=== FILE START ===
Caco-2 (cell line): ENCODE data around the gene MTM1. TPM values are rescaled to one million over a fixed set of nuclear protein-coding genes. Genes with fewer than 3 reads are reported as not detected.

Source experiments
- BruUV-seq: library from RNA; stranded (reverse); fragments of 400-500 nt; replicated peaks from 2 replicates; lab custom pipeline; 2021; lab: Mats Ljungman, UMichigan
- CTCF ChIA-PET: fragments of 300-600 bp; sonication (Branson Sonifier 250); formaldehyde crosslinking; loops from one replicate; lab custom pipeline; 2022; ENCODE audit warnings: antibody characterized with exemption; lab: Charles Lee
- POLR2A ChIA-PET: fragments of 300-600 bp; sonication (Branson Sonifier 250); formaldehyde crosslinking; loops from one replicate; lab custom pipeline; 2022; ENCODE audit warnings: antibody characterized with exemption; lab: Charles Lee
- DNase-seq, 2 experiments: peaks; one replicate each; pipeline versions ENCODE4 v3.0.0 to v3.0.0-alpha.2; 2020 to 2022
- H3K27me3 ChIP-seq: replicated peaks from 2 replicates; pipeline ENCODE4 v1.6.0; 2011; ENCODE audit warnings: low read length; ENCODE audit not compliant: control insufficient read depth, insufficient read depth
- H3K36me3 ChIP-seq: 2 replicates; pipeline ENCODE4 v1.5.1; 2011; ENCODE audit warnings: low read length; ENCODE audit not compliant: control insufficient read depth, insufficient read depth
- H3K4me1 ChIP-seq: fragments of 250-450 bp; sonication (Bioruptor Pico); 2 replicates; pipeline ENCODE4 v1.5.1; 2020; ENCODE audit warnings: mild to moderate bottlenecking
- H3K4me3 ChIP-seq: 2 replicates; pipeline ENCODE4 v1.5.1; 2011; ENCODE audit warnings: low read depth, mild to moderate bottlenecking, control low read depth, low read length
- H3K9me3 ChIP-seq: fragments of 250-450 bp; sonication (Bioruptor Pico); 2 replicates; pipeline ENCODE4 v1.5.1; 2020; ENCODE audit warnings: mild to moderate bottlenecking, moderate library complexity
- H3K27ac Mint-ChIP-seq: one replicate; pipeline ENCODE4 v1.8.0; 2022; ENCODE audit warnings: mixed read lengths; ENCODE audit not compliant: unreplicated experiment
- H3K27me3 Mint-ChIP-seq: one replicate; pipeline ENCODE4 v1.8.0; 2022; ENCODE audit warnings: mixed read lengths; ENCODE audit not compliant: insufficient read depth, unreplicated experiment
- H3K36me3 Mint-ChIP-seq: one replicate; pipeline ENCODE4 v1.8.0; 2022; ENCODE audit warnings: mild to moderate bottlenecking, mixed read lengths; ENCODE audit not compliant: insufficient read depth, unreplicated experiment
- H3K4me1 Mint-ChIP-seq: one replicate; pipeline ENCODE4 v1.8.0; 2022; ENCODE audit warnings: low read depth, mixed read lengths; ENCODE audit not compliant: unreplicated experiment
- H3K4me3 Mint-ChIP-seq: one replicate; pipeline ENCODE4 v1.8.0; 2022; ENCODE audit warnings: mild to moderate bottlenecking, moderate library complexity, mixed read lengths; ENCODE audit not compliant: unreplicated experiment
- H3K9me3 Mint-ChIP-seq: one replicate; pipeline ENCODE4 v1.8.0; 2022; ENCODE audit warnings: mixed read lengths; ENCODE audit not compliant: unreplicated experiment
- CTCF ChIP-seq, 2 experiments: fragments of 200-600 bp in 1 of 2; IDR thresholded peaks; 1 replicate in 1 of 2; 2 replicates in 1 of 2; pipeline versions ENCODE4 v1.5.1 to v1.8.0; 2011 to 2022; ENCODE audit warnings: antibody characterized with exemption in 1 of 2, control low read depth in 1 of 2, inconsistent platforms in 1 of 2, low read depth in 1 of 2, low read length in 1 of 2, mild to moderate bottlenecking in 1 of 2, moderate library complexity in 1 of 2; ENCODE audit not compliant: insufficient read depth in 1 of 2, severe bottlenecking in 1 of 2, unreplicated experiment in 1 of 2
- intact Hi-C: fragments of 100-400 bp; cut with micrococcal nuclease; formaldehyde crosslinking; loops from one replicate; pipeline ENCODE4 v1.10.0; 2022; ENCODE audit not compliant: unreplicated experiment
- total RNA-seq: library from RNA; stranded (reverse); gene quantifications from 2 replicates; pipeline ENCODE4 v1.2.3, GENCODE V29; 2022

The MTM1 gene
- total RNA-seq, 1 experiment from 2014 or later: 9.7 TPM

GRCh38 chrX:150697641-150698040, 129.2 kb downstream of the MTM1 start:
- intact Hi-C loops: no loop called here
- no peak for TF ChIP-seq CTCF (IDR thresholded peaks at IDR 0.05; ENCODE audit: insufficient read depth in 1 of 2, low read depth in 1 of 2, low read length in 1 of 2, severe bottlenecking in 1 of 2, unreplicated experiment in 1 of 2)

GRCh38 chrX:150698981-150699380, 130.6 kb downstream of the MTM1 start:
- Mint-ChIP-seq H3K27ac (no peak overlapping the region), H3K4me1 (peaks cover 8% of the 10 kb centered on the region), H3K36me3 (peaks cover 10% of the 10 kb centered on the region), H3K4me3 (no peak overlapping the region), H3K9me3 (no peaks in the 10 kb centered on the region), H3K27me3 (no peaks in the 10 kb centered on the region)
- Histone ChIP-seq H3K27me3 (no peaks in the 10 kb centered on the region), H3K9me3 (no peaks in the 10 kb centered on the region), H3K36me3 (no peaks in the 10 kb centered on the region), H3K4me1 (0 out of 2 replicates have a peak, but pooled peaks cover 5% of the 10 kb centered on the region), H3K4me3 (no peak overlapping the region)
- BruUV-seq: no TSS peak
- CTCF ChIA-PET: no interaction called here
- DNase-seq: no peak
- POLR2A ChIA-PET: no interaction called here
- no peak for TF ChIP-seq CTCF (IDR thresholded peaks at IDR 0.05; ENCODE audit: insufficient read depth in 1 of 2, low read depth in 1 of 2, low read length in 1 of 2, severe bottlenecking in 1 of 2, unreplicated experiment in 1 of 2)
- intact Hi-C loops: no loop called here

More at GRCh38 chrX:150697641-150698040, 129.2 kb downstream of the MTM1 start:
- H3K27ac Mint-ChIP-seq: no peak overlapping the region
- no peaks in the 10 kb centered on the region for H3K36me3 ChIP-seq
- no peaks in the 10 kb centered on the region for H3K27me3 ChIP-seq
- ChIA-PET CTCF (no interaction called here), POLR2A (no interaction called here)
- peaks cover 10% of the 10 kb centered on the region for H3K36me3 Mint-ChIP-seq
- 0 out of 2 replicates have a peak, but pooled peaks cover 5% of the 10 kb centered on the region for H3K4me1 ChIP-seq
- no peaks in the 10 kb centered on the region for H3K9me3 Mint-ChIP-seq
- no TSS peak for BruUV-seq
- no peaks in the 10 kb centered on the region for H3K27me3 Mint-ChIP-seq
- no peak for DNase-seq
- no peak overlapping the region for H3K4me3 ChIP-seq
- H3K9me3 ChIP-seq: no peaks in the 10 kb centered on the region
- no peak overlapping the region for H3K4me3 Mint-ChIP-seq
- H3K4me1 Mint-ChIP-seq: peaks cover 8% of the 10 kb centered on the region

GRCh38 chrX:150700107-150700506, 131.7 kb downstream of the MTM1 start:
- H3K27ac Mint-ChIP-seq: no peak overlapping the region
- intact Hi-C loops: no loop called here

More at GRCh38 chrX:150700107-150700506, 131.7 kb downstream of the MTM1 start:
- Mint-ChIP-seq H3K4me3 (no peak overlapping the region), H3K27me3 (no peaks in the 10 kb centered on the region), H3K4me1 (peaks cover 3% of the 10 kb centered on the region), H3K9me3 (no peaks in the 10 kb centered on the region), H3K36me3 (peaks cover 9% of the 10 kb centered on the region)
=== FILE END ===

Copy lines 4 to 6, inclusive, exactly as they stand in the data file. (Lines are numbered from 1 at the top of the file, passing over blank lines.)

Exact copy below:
- CTCF ChIA-PET: fragments of 300-600 bp; sonication (Branson Sonifier 250); formaldehyde crosslinking; loops from one replicate; lab custom pipeline; 2022; ENCODE audit warnings: antibody characterized with exemption; lab: Charles Lee
- POLR2A ChIA-PET: fragments of 300-600 bp; sonication (Branson Sonifier 250); formaldehyde crosslinking; loops from one replicate; lab custom pipeline; 2022; ENCODE audit warnings: antibody characterized with exemption; lab: Charles Lee
- DNase-seq, 2 experiments: peaks; one replicate each; pipeline versions ENCODE4 v3.0.0 to v3.0.0-alpha.2; 2020 to 2022